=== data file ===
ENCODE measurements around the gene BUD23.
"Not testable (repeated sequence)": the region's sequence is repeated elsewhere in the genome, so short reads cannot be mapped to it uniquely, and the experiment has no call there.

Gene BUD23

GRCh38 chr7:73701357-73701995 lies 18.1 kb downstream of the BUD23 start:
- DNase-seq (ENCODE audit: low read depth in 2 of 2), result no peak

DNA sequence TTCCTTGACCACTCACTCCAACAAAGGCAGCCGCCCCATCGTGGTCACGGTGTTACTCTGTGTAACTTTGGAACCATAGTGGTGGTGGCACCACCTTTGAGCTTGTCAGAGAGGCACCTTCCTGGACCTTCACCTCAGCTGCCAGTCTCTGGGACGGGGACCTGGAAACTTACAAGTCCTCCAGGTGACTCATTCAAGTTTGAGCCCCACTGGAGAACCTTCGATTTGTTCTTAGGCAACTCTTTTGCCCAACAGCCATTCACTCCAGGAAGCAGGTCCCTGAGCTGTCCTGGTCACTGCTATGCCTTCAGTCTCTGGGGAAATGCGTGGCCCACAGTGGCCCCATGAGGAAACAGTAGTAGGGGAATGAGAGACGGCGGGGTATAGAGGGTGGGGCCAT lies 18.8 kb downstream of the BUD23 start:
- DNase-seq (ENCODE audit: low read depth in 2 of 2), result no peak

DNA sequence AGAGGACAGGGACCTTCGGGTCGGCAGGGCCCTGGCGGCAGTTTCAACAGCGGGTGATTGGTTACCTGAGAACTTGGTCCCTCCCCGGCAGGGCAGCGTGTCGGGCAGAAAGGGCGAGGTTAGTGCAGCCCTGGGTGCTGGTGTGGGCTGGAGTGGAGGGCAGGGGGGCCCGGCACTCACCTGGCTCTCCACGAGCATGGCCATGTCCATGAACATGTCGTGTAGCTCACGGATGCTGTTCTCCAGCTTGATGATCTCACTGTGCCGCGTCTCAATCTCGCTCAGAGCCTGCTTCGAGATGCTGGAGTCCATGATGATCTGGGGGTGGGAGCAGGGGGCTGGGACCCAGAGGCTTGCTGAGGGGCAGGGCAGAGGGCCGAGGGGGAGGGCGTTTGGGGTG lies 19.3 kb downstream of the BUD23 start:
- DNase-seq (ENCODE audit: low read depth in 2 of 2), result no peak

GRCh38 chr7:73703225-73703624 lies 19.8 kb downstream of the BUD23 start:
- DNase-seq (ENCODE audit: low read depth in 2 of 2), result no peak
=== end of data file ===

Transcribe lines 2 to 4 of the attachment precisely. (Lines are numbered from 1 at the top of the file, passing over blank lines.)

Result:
"Not testable (repeated sequence)": the region's sequence is repeated elsewhere in the genome, so short reads cannot be mapped to it uniquely, and the experiment has no call there.

Gene BUD23

GRCh38 chr7:73701357-73701995 lies 18.1 kb downstream of the BUD23 start: